Posts Tagged Germany

Freedom with Restrictions

We were free to come and go as we pleased on base—as long as we obeyed all the rules!

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Secrets of the Cold War By Leland McCaslin

This forthcoming book by Leland McCaslin, will shed some light on what actually was happening during the Cold War behind the scenes, affecting the lives of Military Brats who were living on military bases with their families throughout Europe and around the world.

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Vann Baker Interviewed on BRATCON Radio

Vann-Baker.jpgVann Baker, editor/creator of Military Brat Life and Military Brats Online, was a guest on the BRATCon Radio program, to be broadcast on the internet on BRATCON Radio. Learn more about Vann, the websites and how growing up in a military family shaped his life.

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Life in Mannheim, Germany

Some military families hated going overseas, but we viewed it as an adventure. We were told we going overseas to Mannheim, Germany, but all we heard was, “. . . flying on two planes and jet to get there.”

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My Life as an Army Brat—And Beyond

The very first professional picture taken of me was sitting on a pony, dressed as a cowboy, in McAlester, Oklahoma. The second professional photograph is of me dressed in an Army uniform with Sergeant’s stripes to match my dad’s. Thus began my life as an Army Brat.

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My First Car

What could you buy for $100 in 1974?

A slightly used, but not abused, 1959 VW Beetle, that’s what!

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First Days as a “Civilian”

Leave the Military Brat life behind and transitioning to civilian life is always difficult. Alex shares with us his story.

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The Big Streak of 1974

“In the spring of 1974, while attending Frankfurt American High School, in Frankfurt, Germany, many students were introduced—or exposed—to a new cultural phenomenon called “streaking”. I’m not sure if it was a protest against conformity, the Viet Nam war, or a combination of hormones, impending graduation stress and simply a temporary lapse of judgment teenagers are prone to—or all of the above.

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The Things We’ve Seen

The daily routine of life on a military post was often boring, but once in a while something would happen to shake things up a bit.

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The Parachute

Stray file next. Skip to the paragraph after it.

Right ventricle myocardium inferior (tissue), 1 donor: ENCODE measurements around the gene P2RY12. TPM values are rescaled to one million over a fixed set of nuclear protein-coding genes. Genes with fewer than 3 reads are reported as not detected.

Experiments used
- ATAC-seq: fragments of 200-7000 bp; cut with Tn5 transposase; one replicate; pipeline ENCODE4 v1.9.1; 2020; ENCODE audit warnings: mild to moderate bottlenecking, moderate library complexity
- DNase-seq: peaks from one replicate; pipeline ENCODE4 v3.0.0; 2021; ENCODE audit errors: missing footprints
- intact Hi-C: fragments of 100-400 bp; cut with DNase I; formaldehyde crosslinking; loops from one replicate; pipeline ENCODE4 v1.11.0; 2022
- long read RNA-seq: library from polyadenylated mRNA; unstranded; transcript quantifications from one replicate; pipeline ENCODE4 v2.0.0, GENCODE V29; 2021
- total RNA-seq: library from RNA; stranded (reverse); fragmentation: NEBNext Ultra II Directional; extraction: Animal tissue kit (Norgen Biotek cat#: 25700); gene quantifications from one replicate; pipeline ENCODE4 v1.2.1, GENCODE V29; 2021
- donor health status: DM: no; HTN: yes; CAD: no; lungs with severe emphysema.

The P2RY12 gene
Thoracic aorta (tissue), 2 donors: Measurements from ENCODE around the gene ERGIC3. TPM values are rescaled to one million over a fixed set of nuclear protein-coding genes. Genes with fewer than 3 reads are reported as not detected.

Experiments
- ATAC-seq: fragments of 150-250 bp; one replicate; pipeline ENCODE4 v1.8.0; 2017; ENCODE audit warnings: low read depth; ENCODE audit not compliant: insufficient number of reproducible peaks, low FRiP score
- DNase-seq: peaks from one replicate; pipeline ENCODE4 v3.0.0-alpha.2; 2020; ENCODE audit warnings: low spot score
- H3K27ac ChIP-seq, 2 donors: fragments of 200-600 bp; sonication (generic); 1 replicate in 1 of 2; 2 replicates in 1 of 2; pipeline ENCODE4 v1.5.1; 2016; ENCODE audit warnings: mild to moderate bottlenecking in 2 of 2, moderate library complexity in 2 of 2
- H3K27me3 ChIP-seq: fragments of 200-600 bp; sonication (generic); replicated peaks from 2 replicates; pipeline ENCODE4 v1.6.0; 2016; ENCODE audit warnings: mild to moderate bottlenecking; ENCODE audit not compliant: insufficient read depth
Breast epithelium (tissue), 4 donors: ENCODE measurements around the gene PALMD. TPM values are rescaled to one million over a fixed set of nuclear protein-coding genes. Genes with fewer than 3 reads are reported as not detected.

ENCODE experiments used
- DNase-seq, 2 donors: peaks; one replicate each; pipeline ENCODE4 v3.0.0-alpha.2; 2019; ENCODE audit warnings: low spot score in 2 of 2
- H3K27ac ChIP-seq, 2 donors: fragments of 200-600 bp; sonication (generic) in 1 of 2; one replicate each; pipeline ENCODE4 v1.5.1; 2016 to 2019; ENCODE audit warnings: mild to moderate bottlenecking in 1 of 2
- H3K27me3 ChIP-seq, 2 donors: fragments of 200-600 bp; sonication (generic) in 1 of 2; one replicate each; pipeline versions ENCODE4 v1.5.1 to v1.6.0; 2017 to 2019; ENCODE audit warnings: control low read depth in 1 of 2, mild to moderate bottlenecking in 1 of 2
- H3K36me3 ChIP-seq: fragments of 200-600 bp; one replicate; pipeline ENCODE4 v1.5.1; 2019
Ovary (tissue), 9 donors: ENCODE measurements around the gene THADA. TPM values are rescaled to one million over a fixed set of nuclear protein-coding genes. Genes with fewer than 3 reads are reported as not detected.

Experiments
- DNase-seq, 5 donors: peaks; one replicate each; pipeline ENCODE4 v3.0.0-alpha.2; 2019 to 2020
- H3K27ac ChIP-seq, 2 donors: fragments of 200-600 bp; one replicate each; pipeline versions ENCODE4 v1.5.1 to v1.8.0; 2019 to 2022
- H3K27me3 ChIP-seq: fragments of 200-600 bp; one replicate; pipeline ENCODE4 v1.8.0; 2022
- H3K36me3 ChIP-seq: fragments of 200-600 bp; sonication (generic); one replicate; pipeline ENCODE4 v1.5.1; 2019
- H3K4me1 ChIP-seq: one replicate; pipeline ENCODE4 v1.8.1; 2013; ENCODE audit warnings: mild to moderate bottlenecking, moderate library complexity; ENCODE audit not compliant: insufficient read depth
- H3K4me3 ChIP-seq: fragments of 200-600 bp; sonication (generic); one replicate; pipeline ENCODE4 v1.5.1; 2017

In a time when there was no TV broadcasts, many Military Brats found hobbies and reading to occupy their time, as we did.

One day an orange and white parachute came into our lives.

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Strangers in Our Own Family

Moving frequently and living far away from family made keeping up with our own extended families difficult. Jim shares his own observations with us.

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Libraries

Post libraries provided a quiet, organized place to learn more about the world, work on term papers, find a novel to read or check out the latest Playboy centerfold.

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Know Thy Neighbor

Living in assigned quarters on any military post means living where you are told to live, unlike civilians who get to choose where they want to live and what schools their children can go to. James offers some insights into life on post.

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The Heidelberg Castle Illumination

While it was hard to find a 4th of July fireworks celebration in the heart of Germany in the early 1960s, there was always the Heidelberg Castle illumination, which promised to be every bit as exciting.

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Moving Experience

“No, this essay is not about anything relating to moving from place to place. ‘PCS’ is still a term I have firmly implanted into my brain.  That, and my father’s social security number.  As we all remember, for years we were identified by our sponsor’s Social Security Number.  I suppose when you repeat a 9-digit number for the better part of 21 years, it’s hard to get out of your head.”—James Kidd

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